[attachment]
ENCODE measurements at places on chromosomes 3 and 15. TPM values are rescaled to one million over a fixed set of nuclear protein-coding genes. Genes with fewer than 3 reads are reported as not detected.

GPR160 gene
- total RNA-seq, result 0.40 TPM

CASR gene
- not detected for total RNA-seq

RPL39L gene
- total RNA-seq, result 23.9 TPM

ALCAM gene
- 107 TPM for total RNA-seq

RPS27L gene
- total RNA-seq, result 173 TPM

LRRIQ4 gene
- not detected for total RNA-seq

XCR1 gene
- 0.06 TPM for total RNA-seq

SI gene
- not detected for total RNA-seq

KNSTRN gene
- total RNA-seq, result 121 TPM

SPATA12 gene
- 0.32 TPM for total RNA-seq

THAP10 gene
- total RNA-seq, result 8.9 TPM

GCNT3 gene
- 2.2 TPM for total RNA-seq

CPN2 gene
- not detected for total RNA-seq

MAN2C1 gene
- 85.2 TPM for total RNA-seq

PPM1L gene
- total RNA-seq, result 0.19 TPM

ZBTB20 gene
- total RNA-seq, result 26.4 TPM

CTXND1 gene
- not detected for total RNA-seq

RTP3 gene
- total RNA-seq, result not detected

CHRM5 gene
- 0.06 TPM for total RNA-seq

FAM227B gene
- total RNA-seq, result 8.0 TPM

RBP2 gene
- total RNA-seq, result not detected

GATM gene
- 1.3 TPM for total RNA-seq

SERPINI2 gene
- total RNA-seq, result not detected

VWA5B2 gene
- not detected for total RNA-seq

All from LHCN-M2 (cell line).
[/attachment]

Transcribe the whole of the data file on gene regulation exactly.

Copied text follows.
ENCODE measurements at places on chromosomes 3 and 15. TPM values are rescaled to one million over a fixed set of nuclear protein-coding genes. Genes with fewer than 3 reads are reported as not detected.

GPR160 gene
- total RNA-seq, result 0.40 TPM

CASR gene
- not detected for total RNA-seq

RPL39L gene
- total RNA-seq, result 23.9 TPM

ALCAM gene
- 107 TPM for total RNA-seq

RPS27L gene
- total RNA-seq, result 173 TPM

LRRIQ4 gene
- not detected for total RNA-seq

XCR1 gene
- 0.06 TPM for total RNA-seq

SI gene
- not detected for total RNA-seq

KNSTRN gene
- total RNA-seq, result 121 TPM

SPATA12 gene
- 0.32 TPM for total RNA-seq

THAP10 gene
- total RNA-seq, result 8.9 TPM

GCNT3 gene
- 2.2 TPM for total RNA-seq

CPN2 gene
- not detected for total RNA-seq

MAN2C1 gene
- 85.2 TPM for total RNA-seq

PPM1L gene
- total RNA-seq, result 0.19 TPM

ZBTB20 gene
- total RNA-seq, result 26.4 TPM

CTXND1 gene
- not detected for total RNA-seq

RTP3 gene
- total RNA-seq, result not detected

CHRM5 gene
- 0.06 TPM for total RNA-seq

FAM227B gene
- total RNA-seq, result 8.0 TPM

RBP2 gene
- total RNA-seq, result not detected

GATM gene
- 1.3 TPM for total RNA-seq

SERPINI2 gene
- total RNA-seq, result not detected

VWA5B2 gene
- not detected for total RNA-seq

All from LHCN-M2 (cell line).